By Tom Bishop
BBC News entertainment reporter
On Tuesday, author Germaine Greer quit reality TV series Celebrity Big Brother saying programme makers used "superior bullying" tactics against contestants.
Greer tells reality TV host Davina McCall (left) why she left the show
Greer complained that the Channel 4 show behaved irresponsibly towards contestants, whose cold and dark bedroom resembled a "fascist prison".
It was the latest in an increasing number of early exits from reality TV shows, which continue to attract millions of viewers.
Last November, pop star Natalie Appleton quit ITV's I'm A Celebrity... Get Me Out Of Here after being plunged into glass tanks containing putrid waste and live animals.
Fellow contestant and ex-E17 singer Brian Harvey soon followed, but not before he was required to sink his teeth into pies filled with insects.
In 2003, actress Danniella Westbrook left I'm A Celebrity, saying her participation in the show was affecting her recovery from drug addiction.
But celebrities are not the only people to face this new, grimmer reality.
Last June, Emma Greenwood was ejected from the non-celebrity version of Big Brother after being told to spy on fellow contestants from a secret bedsit.
Having overheard unflattering remarks from fellow contestant Victor Ebuwa, a fight broke out between the pair when she re-entered the house and police were called.
Brian Harvey quit ITV's I'm A Celebrity after an insect challenge
It seemed a far cry from 2002, when Sunita Sharma and Sandy Cumming quit the Big Brother house. Ms Sharma said she was unhappy, Mr Cumming complained he was "bored".
"We no longer want to watch people sitting around knitting or making cups of tea," said psychologist Dr Cynthia McVey, senior lecturer at Glasgow Caledonian University.
"We have become desensitised to reality shows, so programme makers must devise new ways to keep our attention.
"We want to see contestants tried and tested, and a bit frustrated. People now entering these shows should realise that absolutely anything could happen."
Last year's "evil" Big Brother, deliberately devised to be "a lot more oppressive" for contestants, drew nine million viewers - more than twice the previous year - proving that tension could be a ratings hit.
While Dr McVey agreed that aspects of the current Celebrity Big Brother were "a bit cruel" , she questioned whether programme makers had behaved irresponsibly, as Greer alleged.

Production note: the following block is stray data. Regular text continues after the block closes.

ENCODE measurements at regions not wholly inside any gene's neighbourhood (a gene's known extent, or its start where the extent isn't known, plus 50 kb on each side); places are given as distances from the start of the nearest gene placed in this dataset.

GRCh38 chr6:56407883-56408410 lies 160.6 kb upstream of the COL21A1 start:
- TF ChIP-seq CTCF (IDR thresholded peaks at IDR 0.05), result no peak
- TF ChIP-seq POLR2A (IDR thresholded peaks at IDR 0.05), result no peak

"Programme makers must take public taste into account, otherwise they would screen public hangings," Dr McVey said.
"But whether they should be required to do any more than cater for public taste, however awful that may be, is still open to question."
Channel 4 and Big Brother production company Endemol declined to comment.
Former Big Brother housemate Emma Greenwood said she and her fellow contestants were required to undergo a series of psychological tests before they entered the Big Brother house.
"We were also told what to expect and warned about the pressures of being filmed all day," she said.
"Of course there were surprises - such as being put into the bedsit - but I thought that was a really good idea. I could see it made brilliant television."
She felt programme makers had been "a bit mean" in isolating her from fellow housemates for three days, but said her dispute had been with contestant Victor Ebuwa rather than Big Brother.
"The best approach is not to take any of it seriously," Greenwood said. "I loved every single minute of it."
The Times columnist Caitlin Moran maintains a similar healthy distance from reality television.
Comic Jack Dee (left) won the original Celebrity Big Brother
"Reality shows are a chance for failed or failing celebrities to be put through test after test lorded over by the Gods - that is, the viewers who vote for their favourites.
"If they pass with humour and grace they are allowed to present a fitness show on ITV1, which is usually the goal they desire."
She believes celebrity contestants are required to face particularly difficult or cruel challenges because they must "prove their humanity" to the general public.
Reality shows can spark healthy debate about issues of morality, Moran adds, but the morality of the viewers themselves is rarely in doubt.
"The fact is, viewers usually vote out the evil but interesting people early on, to keep the nice but dull contestants," she said. "It is our way of celebrating heroism."